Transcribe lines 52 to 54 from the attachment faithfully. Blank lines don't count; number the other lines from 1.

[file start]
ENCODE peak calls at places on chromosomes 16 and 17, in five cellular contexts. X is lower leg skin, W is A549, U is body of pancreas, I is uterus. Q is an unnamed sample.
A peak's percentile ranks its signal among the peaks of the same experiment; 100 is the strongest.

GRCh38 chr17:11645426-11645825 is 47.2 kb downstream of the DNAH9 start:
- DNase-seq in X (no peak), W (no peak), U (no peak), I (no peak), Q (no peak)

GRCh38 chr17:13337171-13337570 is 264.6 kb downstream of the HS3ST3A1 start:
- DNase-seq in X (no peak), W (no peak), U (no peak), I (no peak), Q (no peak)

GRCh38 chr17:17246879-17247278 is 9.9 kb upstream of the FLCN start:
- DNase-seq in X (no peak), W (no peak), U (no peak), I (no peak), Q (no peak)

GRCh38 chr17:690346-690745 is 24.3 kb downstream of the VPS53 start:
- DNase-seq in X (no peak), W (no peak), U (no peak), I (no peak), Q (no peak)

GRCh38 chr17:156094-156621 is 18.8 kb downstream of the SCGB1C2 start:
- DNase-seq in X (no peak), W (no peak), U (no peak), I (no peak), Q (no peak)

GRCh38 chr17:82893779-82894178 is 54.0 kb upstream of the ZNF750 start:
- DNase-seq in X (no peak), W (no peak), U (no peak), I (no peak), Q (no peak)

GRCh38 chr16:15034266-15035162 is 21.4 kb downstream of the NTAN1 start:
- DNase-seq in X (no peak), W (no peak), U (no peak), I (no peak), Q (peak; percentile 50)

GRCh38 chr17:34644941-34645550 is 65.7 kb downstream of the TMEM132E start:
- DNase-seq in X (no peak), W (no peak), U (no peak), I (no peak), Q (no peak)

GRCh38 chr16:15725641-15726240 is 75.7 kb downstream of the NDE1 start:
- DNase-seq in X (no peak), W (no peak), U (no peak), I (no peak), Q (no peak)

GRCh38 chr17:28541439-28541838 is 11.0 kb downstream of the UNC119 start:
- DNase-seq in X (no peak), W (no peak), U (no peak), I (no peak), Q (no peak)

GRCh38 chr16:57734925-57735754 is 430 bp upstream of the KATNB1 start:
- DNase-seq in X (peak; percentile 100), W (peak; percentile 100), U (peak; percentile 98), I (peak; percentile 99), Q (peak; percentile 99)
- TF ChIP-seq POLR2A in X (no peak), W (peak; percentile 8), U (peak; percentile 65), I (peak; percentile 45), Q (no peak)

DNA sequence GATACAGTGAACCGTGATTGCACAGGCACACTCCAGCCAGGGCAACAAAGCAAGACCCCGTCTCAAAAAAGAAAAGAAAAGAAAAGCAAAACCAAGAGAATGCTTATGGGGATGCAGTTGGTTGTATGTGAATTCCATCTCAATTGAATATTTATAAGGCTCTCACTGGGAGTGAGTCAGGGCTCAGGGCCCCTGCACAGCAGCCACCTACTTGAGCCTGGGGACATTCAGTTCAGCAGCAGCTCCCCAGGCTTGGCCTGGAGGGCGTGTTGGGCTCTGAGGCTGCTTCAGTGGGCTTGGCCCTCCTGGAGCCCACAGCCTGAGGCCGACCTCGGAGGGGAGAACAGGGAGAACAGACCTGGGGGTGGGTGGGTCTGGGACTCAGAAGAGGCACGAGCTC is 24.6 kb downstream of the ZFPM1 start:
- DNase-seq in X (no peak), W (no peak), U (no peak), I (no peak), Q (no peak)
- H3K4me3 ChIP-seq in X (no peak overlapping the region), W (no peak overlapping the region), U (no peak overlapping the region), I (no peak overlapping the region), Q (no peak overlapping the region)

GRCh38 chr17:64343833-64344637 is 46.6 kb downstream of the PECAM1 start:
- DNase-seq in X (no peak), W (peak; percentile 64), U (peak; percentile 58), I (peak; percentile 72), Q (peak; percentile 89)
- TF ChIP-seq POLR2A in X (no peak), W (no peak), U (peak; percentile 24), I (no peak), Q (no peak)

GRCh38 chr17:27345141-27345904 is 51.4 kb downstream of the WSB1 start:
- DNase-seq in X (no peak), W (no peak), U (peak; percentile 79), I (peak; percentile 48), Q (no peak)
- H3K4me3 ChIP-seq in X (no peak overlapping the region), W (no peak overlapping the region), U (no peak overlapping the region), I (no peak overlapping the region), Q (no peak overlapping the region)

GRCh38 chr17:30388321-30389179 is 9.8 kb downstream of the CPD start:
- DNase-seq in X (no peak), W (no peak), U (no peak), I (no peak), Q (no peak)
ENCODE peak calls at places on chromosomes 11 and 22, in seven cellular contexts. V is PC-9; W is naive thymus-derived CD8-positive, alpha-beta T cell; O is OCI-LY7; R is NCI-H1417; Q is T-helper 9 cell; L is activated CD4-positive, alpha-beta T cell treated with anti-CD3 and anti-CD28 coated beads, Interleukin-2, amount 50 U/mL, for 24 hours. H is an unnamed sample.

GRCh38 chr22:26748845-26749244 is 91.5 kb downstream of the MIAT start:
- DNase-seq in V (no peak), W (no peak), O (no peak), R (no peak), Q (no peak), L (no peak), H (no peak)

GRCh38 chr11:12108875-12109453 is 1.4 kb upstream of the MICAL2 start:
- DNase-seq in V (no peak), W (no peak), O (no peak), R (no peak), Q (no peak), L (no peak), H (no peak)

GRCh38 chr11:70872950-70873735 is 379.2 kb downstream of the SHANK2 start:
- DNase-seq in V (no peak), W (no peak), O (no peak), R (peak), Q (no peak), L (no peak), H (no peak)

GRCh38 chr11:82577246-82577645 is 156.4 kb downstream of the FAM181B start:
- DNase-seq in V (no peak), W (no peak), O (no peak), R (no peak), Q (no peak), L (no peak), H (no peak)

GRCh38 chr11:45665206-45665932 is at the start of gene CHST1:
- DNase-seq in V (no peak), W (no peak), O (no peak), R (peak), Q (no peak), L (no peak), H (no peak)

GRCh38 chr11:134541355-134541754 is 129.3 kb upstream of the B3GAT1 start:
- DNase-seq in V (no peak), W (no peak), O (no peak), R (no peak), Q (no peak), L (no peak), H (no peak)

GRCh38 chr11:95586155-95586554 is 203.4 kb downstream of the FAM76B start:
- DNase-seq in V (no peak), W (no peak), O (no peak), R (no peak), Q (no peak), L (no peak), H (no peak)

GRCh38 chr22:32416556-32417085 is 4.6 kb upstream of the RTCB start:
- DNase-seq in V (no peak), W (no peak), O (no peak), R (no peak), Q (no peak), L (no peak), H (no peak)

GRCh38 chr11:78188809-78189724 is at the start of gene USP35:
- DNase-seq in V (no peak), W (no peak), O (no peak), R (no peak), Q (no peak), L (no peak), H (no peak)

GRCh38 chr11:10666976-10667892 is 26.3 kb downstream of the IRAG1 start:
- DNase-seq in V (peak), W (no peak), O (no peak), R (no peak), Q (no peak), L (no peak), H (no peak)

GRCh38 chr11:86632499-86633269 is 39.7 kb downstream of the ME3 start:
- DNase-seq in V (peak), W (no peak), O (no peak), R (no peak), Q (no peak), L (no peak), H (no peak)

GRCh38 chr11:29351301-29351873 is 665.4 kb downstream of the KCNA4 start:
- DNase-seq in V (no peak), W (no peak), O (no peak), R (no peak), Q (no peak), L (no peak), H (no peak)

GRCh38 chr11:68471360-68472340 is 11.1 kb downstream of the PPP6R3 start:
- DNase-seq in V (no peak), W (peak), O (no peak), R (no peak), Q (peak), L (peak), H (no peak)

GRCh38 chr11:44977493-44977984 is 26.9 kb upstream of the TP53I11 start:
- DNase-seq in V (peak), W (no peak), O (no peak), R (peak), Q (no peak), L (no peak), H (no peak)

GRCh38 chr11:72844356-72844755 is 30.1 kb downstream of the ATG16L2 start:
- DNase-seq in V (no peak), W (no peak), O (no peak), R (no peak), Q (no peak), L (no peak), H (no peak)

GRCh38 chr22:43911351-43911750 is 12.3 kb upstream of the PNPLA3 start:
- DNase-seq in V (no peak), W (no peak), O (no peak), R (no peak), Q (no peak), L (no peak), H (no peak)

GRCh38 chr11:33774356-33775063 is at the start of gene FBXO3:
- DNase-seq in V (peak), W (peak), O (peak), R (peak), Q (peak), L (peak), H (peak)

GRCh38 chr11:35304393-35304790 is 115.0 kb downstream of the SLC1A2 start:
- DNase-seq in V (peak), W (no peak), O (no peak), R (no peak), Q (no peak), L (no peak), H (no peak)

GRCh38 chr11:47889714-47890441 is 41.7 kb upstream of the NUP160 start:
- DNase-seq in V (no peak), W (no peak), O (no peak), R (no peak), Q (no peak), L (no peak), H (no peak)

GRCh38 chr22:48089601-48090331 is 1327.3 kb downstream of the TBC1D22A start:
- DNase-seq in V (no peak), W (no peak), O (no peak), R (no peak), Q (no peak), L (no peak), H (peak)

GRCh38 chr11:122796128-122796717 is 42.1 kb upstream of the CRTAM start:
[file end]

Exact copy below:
GRCh38 chr22:32416556-32417085 is 4.6 kb upstream of the RTCB start:
- DNase-seq in V (no peak), W (no peak), O (no peak), R (no peak), Q (no peak), L (no peak), H (no peak)

GRCh38 chr11:78188809-78189724 is at the start of gene USP35: